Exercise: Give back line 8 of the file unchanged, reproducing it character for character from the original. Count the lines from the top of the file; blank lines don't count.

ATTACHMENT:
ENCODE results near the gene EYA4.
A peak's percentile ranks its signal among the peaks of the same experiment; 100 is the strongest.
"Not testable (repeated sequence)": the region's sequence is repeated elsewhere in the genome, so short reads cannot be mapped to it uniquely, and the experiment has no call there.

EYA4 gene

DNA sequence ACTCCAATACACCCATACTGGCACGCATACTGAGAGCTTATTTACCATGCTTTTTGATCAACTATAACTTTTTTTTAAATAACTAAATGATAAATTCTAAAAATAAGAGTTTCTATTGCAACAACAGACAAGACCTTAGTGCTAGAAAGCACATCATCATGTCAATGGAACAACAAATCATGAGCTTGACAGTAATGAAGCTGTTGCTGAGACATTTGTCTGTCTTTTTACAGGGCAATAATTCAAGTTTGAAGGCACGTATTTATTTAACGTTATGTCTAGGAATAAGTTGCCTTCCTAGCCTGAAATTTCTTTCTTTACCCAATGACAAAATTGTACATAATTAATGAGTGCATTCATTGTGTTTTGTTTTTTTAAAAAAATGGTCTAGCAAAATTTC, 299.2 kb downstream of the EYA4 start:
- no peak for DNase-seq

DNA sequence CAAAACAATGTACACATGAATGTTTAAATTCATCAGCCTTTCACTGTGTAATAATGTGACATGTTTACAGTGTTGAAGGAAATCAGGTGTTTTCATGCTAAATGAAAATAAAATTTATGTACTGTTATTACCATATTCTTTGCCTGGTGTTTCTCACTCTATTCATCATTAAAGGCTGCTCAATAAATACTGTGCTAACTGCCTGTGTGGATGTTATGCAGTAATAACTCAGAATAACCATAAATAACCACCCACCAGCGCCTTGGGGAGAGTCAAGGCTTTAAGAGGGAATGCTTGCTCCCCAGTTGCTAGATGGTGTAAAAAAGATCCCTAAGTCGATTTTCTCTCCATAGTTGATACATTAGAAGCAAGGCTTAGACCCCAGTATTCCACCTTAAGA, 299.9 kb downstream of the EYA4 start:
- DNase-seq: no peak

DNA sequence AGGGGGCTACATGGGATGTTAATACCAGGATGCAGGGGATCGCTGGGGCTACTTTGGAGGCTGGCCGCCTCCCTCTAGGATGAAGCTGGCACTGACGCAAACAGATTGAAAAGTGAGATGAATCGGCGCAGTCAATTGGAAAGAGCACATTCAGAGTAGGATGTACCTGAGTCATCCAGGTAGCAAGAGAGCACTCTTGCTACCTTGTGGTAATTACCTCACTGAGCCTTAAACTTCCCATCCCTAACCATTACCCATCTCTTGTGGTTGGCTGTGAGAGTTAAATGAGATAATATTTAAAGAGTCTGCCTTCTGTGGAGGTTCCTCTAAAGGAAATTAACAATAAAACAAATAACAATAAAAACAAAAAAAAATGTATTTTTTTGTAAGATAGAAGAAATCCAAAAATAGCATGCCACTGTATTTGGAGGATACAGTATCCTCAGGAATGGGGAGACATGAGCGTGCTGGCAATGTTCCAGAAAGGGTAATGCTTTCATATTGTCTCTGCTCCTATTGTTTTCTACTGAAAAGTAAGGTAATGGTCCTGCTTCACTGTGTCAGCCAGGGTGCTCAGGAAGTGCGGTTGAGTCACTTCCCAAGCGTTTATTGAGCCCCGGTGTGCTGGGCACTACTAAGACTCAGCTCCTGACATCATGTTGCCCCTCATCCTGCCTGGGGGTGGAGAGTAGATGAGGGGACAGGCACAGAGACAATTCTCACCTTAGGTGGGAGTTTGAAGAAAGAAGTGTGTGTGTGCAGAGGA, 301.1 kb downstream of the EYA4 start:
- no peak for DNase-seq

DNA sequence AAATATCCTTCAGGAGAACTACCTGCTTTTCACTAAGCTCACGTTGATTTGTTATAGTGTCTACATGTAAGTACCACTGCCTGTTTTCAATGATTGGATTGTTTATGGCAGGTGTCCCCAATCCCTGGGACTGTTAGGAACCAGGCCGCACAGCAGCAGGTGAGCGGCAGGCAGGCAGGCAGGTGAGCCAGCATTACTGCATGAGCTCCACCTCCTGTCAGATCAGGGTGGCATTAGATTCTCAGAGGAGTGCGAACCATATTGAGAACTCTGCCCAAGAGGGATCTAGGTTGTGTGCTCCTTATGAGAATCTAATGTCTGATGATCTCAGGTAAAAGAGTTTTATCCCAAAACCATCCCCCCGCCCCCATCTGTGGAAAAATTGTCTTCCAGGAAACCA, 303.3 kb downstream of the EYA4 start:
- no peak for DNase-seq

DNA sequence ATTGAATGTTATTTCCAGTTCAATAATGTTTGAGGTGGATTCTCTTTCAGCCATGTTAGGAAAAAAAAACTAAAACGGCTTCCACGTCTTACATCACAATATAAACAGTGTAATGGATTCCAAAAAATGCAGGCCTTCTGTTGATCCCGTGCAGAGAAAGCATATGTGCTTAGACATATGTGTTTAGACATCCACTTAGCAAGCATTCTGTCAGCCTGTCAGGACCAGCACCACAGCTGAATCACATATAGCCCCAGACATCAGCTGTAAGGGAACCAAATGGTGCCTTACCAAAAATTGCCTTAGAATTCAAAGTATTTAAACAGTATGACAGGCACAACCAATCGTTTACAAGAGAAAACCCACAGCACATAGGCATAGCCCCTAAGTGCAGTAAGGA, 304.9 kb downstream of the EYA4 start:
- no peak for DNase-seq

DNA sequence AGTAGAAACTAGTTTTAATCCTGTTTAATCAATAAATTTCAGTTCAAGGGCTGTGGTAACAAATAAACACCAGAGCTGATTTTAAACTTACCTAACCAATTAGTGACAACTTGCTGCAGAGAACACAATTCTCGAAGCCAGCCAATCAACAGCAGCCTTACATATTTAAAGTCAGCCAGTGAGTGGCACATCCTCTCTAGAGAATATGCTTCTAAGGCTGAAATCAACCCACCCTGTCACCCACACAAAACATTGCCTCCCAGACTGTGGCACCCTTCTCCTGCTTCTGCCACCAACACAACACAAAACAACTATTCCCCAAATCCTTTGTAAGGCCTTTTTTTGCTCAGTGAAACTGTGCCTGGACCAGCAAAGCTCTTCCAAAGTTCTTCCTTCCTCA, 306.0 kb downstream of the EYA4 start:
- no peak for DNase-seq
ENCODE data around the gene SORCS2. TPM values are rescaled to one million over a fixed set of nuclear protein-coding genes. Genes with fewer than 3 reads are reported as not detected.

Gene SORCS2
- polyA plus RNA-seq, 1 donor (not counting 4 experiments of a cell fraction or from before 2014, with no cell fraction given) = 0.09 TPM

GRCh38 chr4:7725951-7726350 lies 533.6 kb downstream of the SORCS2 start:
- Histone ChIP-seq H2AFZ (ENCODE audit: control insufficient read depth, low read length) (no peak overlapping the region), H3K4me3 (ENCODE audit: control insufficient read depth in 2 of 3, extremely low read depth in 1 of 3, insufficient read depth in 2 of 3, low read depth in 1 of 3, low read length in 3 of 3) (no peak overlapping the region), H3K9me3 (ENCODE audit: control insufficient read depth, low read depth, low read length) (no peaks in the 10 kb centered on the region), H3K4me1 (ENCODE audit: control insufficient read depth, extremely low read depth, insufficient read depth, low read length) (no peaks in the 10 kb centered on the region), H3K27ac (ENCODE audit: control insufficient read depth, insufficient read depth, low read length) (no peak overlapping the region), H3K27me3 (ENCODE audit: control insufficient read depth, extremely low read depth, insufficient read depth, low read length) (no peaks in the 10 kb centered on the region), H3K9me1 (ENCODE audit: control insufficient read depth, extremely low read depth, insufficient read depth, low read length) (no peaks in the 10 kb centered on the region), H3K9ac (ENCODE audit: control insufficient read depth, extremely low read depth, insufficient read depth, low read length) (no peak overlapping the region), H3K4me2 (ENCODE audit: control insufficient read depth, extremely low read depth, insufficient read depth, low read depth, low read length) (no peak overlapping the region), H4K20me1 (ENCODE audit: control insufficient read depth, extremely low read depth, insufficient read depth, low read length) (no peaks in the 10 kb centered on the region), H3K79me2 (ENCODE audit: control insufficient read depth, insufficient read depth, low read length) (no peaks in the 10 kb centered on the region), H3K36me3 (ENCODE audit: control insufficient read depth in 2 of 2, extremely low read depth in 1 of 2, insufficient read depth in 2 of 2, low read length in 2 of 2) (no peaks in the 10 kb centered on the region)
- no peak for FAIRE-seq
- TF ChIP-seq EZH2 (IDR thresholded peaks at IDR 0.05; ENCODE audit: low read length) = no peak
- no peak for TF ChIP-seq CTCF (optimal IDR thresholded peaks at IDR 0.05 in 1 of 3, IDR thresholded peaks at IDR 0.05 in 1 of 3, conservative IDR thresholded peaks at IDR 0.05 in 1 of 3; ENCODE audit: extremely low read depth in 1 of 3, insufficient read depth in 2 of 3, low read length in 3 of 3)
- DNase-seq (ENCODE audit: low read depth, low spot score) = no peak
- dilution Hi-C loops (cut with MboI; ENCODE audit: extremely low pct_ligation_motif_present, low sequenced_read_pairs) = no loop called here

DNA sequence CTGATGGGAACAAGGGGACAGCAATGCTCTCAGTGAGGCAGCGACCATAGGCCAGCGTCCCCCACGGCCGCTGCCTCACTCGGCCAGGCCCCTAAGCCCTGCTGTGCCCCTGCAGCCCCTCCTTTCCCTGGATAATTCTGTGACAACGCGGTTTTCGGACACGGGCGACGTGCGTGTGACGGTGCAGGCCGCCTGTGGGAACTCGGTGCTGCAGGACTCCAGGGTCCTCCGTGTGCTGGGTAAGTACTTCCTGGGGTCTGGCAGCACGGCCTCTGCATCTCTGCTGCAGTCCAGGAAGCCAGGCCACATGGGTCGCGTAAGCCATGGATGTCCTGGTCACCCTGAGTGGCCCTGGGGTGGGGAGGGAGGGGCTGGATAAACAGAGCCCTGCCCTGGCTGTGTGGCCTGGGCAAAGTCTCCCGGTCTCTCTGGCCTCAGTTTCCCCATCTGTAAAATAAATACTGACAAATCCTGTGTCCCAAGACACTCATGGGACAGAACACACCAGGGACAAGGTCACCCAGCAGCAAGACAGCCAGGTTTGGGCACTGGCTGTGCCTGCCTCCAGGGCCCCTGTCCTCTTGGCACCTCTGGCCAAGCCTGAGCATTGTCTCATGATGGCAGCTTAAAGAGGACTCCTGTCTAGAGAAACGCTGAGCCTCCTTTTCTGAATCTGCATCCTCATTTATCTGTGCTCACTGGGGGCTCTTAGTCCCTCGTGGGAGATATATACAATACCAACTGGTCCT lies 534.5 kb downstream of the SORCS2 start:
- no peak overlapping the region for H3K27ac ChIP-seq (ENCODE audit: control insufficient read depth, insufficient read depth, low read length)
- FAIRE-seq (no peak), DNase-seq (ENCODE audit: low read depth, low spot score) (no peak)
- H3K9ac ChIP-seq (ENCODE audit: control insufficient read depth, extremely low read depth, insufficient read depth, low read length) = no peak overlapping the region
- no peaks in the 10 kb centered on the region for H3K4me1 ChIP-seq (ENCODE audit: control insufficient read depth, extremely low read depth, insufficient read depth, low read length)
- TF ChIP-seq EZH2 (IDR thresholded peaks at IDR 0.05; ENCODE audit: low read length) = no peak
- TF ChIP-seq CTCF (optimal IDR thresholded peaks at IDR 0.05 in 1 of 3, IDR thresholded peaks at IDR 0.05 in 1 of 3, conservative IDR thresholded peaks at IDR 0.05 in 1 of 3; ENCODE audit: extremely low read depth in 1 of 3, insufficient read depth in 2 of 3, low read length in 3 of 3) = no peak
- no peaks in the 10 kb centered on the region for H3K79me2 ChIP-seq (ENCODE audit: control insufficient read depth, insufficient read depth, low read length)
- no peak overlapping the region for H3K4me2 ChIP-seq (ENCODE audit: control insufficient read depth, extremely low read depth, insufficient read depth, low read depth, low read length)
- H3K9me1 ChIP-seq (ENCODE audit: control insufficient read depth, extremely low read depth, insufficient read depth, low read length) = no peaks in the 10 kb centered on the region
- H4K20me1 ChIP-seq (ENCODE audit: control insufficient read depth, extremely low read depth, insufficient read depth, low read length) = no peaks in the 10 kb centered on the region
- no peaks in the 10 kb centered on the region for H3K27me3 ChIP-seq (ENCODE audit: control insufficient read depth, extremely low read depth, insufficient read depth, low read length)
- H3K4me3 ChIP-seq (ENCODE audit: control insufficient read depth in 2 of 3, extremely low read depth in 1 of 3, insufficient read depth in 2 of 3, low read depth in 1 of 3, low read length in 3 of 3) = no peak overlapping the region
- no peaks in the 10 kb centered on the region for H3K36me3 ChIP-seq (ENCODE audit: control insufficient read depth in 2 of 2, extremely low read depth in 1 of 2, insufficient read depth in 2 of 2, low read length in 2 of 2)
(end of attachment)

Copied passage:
- DNase-seq: no peak